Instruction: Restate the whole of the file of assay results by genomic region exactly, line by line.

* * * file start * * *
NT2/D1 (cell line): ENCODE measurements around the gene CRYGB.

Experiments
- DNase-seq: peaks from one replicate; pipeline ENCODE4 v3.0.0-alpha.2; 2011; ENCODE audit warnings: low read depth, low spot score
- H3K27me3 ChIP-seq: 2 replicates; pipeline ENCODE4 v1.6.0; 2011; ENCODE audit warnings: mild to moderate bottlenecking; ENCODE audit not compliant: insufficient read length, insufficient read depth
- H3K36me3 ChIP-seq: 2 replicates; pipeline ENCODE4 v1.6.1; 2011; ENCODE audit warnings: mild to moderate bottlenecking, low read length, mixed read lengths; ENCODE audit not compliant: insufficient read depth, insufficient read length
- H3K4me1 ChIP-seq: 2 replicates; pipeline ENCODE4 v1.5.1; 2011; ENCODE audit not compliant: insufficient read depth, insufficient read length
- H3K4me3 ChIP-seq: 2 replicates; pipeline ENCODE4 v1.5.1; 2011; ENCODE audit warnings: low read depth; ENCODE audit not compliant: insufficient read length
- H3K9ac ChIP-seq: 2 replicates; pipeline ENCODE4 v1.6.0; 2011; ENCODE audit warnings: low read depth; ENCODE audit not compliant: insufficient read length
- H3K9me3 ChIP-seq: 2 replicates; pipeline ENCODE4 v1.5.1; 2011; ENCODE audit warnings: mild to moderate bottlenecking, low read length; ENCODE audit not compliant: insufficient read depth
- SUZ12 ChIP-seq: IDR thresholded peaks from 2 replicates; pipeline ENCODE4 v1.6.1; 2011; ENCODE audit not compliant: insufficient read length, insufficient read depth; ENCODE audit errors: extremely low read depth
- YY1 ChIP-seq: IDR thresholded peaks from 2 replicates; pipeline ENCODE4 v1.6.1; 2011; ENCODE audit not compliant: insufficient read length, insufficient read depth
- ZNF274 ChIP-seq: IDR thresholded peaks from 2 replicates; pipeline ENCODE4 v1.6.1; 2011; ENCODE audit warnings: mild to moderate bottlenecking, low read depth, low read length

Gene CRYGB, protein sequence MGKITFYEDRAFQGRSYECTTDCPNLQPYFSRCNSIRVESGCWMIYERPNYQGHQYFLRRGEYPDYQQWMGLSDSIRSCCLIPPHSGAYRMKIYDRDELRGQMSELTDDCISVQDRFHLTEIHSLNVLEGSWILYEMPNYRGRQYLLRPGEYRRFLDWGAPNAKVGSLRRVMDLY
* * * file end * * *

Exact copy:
NT2/D1 (cell line): ENCODE measurements around the gene CRYGB.

Experiments
- DNase-seq: peaks from one replicate; pipeline ENCODE4 v3.0.0-alpha.2; 2011; ENCODE audit warnings: low read depth, low spot score
- H3K27me3 ChIP-seq: 2 replicates; pipeline ENCODE4 v1.6.0; 2011; ENCODE audit warnings: mild to moderate bottlenecking; ENCODE audit not compliant: insufficient read length, insufficient read depth
- H3K36me3 ChIP-seq: 2 replicates; pipeline ENCODE4 v1.6.1; 2011; ENCODE audit warnings: mild to moderate bottlenecking, low read length, mixed read lengths; ENCODE audit not compliant: insufficient read depth, insufficient read length
- H3K4me1 ChIP-seq: 2 replicates; pipeline ENCODE4 v1.5.1; 2011; ENCODE audit not compliant: insufficient read depth, insufficient read length
- H3K4me3 ChIP-seq: 2 replicates; pipeline ENCODE4 v1.5.1; 2011; ENCODE audit warnings: low read depth; ENCODE audit not compliant: insufficient read length
- H3K9ac ChIP-seq: 2 replicates; pipeline ENCODE4 v1.6.0; 2011; ENCODE audit warnings: low read depth; ENCODE audit not compliant: insufficient read length
- H3K9me3 ChIP-seq: 2 replicates; pipeline ENCODE4 v1.5.1; 2011; ENCODE audit warnings: mild to moderate bottlenecking, low read length; ENCODE audit not compliant: insufficient read depth
- SUZ12 ChIP-seq: IDR thresholded peaks from 2 replicates; pipeline ENCODE4 v1.6.1; 2011; ENCODE audit not compliant: insufficient read length, insufficient read depth; ENCODE audit errors: extremely low read depth
- YY1 ChIP-seq: IDR thresholded peaks from 2 replicates; pipeline ENCODE4 v1.6.1; 2011; ENCODE audit not compliant: insufficient read length, insufficient read depth
- ZNF274 ChIP-seq: IDR thresholded peaks from 2 replicates; pipeline ENCODE4 v1.6.1; 2011; ENCODE audit warnings: mild to moderate bottlenecking, low read depth, low read length

Gene CRYGB, protein sequence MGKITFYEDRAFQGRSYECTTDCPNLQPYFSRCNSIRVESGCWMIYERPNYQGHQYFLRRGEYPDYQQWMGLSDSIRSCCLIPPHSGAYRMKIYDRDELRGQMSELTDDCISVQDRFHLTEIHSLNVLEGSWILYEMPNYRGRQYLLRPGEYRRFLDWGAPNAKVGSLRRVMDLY